How exciting is this? Statisticians can detect corporate accounting fraud just by looking at the first digits of the numerals in the accounting books!
The Economist Free Exchange blog reports on Jialan Wang’s fascinating application of statistics to corporate fraud. She has applied Benford’s Law to actual accounting numbers to judge if they are faked.
Benford’s Law states that within sets of numerals that span orders of magnitude, the distribution of first digits is strikingly regular: Numerals beginning with 1 occur about 30% of the time, those beginning with 2 about 18% of the time, falling to roughly 5% of the time for the number 9.
The actual formula for Benford’s Law:
The probability of the first digit from a set of numbers is d is given by
Here's how this comes in handy for detecting corporate fraud. Someone who is faking data, as in cooking business account books, is more likely to choose numbers at random, rather than in accordance with Benford’s Law. Thus the deviation between what Benford’s predicts and what is observed in actual accounts can be taken as a measure of accounting fraud.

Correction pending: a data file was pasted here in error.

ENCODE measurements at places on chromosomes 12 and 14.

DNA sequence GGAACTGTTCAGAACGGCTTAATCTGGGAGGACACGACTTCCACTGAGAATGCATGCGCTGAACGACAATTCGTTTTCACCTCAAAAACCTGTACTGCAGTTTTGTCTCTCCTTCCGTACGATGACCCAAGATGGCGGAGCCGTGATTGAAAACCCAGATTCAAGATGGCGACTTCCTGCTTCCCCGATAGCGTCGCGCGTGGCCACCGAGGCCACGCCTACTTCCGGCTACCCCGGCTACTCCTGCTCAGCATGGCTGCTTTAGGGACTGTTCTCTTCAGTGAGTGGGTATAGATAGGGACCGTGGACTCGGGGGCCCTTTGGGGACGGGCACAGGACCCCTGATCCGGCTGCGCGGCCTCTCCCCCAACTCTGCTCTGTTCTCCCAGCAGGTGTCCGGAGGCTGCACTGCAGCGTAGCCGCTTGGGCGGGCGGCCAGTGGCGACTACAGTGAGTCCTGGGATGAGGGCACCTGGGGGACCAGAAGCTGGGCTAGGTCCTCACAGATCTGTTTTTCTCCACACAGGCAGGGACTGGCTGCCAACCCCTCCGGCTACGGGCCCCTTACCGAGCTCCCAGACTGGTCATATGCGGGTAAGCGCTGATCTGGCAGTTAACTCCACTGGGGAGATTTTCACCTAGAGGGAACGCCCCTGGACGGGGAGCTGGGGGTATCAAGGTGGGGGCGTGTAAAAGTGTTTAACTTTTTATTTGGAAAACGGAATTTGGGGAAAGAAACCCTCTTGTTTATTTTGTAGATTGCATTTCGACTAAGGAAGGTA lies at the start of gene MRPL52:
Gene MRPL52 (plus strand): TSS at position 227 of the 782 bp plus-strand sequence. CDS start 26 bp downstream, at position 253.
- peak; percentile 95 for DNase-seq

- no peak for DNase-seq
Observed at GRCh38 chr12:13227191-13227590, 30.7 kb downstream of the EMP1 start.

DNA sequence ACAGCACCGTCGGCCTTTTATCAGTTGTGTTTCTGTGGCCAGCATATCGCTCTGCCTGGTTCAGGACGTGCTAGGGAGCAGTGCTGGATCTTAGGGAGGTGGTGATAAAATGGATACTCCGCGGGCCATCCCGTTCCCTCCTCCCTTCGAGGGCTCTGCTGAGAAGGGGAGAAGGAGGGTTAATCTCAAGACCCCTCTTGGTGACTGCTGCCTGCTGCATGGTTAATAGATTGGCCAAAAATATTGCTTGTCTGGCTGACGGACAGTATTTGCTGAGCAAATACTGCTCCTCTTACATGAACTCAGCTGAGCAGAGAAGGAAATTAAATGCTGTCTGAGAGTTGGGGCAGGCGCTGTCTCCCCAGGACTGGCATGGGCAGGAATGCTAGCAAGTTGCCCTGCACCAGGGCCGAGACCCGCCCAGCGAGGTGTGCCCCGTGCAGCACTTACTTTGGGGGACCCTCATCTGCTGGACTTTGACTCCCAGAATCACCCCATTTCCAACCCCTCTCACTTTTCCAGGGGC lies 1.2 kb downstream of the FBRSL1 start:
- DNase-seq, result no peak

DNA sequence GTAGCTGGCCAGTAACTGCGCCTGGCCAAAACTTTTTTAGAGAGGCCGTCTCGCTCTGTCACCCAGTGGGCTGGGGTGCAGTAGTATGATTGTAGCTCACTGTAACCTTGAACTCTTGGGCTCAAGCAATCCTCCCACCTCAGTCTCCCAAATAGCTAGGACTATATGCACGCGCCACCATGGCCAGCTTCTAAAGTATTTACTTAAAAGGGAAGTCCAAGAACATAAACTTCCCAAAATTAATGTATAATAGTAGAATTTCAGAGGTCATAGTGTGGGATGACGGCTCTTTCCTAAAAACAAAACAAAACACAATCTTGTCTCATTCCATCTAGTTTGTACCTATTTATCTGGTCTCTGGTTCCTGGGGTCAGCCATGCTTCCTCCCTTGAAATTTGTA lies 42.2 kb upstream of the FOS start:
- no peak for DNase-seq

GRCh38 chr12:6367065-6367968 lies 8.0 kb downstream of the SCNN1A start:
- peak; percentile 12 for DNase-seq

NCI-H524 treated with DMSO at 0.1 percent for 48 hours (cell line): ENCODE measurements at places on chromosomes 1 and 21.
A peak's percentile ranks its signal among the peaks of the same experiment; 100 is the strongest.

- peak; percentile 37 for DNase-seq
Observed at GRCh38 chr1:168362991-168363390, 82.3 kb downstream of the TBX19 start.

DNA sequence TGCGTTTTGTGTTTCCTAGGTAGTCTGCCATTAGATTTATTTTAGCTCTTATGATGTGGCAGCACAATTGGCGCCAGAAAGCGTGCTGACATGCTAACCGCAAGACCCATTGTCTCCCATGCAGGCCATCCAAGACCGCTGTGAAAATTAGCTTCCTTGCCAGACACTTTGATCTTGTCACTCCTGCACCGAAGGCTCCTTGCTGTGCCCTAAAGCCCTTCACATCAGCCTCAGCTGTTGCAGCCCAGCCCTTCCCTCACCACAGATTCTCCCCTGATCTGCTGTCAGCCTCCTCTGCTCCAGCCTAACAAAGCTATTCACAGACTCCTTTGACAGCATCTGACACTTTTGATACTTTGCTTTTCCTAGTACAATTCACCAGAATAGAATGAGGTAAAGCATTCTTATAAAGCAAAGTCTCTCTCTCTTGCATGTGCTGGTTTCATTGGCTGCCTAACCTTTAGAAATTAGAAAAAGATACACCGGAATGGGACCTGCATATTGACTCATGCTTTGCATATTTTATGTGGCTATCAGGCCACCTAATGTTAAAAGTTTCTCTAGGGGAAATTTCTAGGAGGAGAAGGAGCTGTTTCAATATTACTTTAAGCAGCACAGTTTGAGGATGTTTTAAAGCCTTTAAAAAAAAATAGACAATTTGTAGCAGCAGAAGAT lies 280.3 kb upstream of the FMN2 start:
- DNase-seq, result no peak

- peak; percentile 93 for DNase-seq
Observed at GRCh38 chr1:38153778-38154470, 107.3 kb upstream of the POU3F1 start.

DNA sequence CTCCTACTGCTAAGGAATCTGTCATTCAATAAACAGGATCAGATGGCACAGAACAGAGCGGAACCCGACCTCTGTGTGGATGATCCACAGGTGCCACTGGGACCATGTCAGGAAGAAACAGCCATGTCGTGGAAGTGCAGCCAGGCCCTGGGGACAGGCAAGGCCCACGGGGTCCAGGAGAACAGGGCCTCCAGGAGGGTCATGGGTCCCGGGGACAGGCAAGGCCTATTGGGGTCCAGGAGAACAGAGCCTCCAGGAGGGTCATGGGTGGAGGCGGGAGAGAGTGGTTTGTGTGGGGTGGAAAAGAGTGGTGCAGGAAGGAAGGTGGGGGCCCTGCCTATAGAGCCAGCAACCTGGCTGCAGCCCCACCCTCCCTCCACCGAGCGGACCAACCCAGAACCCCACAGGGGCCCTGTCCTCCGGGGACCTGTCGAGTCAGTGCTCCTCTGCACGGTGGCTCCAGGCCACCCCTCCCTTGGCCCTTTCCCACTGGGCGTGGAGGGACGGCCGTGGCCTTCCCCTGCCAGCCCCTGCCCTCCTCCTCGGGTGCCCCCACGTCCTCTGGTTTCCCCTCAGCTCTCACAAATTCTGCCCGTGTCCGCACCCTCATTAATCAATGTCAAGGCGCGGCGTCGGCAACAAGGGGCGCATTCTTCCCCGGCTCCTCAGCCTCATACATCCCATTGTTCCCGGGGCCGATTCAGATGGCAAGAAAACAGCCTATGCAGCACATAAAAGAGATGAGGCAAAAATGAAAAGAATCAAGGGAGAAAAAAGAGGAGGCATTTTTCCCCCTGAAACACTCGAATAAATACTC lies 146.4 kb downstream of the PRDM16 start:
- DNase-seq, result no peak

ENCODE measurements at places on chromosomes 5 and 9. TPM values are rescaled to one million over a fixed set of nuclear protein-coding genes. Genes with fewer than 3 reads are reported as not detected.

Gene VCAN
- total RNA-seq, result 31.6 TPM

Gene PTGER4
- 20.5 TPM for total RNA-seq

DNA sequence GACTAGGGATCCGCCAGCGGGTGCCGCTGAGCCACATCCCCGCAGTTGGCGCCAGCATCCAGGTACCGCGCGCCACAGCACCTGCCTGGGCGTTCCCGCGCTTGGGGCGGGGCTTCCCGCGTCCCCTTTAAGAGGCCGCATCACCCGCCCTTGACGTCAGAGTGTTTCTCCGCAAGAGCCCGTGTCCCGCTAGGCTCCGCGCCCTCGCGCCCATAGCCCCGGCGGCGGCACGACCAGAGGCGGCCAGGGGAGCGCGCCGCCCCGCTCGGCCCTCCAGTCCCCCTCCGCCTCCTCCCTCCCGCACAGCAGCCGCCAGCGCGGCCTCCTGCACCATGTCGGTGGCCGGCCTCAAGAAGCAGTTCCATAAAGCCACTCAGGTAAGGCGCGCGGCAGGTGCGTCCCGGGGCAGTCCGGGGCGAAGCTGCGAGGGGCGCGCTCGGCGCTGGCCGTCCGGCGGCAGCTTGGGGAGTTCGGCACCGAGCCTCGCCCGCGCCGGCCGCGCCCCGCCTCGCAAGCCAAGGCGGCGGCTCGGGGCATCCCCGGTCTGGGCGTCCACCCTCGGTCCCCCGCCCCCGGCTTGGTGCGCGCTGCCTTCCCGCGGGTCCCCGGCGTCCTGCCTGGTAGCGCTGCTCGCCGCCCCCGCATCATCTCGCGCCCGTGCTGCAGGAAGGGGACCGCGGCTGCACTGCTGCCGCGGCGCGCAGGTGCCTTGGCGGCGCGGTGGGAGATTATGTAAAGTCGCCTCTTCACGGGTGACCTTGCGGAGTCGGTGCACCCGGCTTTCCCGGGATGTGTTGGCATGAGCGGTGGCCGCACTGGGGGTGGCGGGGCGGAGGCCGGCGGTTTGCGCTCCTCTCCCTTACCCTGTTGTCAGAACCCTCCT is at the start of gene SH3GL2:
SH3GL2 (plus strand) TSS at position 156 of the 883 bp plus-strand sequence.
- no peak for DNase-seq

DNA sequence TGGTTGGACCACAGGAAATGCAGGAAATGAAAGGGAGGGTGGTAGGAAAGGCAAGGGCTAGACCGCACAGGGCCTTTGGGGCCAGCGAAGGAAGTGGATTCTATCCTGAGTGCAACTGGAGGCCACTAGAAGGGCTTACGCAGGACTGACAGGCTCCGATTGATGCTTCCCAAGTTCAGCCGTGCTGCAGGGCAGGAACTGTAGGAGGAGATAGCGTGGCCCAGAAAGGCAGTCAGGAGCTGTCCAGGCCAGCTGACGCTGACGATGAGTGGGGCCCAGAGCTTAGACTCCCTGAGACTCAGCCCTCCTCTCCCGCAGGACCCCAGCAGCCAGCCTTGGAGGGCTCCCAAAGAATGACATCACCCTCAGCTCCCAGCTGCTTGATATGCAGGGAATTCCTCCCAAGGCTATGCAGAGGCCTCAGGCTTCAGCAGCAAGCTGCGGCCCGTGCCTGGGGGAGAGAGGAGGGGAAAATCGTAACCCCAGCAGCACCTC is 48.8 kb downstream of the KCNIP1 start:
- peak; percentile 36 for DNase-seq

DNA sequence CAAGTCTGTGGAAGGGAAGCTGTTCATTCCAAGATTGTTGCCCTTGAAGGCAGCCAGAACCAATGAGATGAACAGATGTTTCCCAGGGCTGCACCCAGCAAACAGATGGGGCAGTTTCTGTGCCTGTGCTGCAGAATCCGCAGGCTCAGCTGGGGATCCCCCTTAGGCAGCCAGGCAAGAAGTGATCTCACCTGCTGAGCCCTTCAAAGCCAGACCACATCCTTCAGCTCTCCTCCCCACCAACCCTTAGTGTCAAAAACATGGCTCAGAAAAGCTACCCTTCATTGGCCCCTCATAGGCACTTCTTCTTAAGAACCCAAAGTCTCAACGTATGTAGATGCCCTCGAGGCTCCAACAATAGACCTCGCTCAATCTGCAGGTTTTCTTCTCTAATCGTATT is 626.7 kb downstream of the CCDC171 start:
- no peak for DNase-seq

Jialan Wang’s chart above shows the deviation from Benford’s Law since 1960. Note the drop off in 2003-2004 after the enactment of Sarbanes-Oxley. Ms. Wang goes on to break out the data for individual industries:
How much do you trust corporations now? Or, as Ms. Wang says: “...it's just one more reason for investors to beware.”
Here is the original analysis by Jialan Wang: “Benford's Law and the Decreasing Reliability of Accounting Data for US Firms.”
See also Tyler Durden’s discussion at Zero Hedge. --WTP
--Bill Paarlberg is editor of The Measurement Standard blog and newsletter, and of Katie Paine's new book Measure What Matters. The Measurement Standard is a publication of KDPaine & Partners, a company that delivers custom research to measure brand image, public relationships, and engagement.